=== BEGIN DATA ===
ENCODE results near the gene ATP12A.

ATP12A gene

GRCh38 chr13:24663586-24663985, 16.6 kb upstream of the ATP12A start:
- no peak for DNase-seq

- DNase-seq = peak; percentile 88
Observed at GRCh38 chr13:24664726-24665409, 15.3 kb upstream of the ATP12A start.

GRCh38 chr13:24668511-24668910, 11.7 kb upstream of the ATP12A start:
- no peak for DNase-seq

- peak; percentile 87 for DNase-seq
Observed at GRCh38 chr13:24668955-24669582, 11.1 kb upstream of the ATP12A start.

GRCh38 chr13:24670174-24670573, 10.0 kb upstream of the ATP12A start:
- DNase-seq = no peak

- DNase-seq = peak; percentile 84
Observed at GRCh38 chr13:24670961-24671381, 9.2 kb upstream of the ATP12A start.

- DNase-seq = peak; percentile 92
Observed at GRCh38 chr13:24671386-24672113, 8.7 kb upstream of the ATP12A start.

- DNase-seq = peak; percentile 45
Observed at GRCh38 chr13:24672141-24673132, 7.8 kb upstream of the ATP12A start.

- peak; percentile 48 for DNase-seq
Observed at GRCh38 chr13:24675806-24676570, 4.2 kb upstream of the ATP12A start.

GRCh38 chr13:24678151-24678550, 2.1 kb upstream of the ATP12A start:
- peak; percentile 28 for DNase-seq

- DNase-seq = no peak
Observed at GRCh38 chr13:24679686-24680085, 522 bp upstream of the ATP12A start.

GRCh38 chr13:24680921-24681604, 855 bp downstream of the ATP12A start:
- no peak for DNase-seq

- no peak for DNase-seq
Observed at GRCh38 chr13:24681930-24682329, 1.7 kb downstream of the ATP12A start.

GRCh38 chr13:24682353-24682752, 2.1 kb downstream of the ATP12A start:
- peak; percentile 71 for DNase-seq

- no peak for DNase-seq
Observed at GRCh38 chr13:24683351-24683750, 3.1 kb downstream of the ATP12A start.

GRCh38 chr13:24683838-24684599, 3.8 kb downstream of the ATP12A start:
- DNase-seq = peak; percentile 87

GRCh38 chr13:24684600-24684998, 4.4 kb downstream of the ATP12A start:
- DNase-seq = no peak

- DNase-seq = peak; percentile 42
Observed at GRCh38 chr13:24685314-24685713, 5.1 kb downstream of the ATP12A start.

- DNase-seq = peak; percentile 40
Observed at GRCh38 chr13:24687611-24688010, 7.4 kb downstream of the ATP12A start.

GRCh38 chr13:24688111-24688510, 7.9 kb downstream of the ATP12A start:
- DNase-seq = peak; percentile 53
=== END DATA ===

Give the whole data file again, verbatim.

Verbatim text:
ENCODE results near the gene ATP12A.

ATP12A gene

GRCh38 chr13:24663586-24663985, 16.6 kb upstream of the ATP12A start:
- no peak for DNase-seq

- DNase-seq = peak; percentile 88
Observed at GRCh38 chr13:24664726-24665409, 15.3 kb upstream of the ATP12A start.

GRCh38 chr13:24668511-24668910, 11.7 kb upstream of the ATP12A start:
- no peak for DNase-seq

- peak; percentile 87 for DNase-seq
Observed at GRCh38 chr13:24668955-24669582, 11.1 kb upstream of the ATP12A start.

GRCh38 chr13:24670174-24670573, 10.0 kb upstream of the ATP12A start:
- DNase-seq = no peak

- DNase-seq = peak; percentile 84
Observed at GRCh38 chr13:24670961-24671381, 9.2 kb upstream of the ATP12A start.

- DNase-seq = peak; percentile 92
Observed at GRCh38 chr13:24671386-24672113, 8.7 kb upstream of the ATP12A start.

- DNase-seq = peak; percentile 45
Observed at GRCh38 chr13:24672141-24673132, 7.8 kb upstream of the ATP12A start.

- peak; percentile 48 for DNase-seq
Observed at GRCh38 chr13:24675806-24676570, 4.2 kb upstream of the ATP12A start.

GRCh38 chr13:24678151-24678550, 2.1 kb upstream of the ATP12A start:
- peak; percentile 28 for DNase-seq

- DNase-seq = no peak
Observed at GRCh38 chr13:24679686-24680085, 522 bp upstream of the ATP12A start.

GRCh38 chr13:24680921-24681604, 855 bp downstream of the ATP12A start:
- no peak for DNase-seq

- no peak for DNase-seq
Observed at GRCh38 chr13:24681930-24682329, 1.7 kb downstream of the ATP12A start.

GRCh38 chr13:24682353-24682752, 2.1 kb downstream of the ATP12A start:
- peak; percentile 71 for DNase-seq

- no peak for DNase-seq
Observed at GRCh38 chr13:24683351-24683750, 3.1 kb downstream of the ATP12A start.

GRCh38 chr13:24683838-24684599, 3.8 kb downstream of the ATP12A start:
- DNase-seq = peak; percentile 87

GRCh38 chr13:24684600-24684998, 4.4 kb downstream of the ATP12A start:
- DNase-seq = no peak

- DNase-seq = peak; percentile 42
Observed at GRCh38 chr13:24685314-24685713, 5.1 kb downstream of the ATP12A start.

- DNase-seq = peak; percentile 40
Observed at GRCh38 chr13:24687611-24688010, 7.4 kb downstream of the ATP12A start.

GRCh38 chr13:24688111-24688510, 7.9 kb downstream of the ATP12A start:
- DNase-seq = peak; percentile 53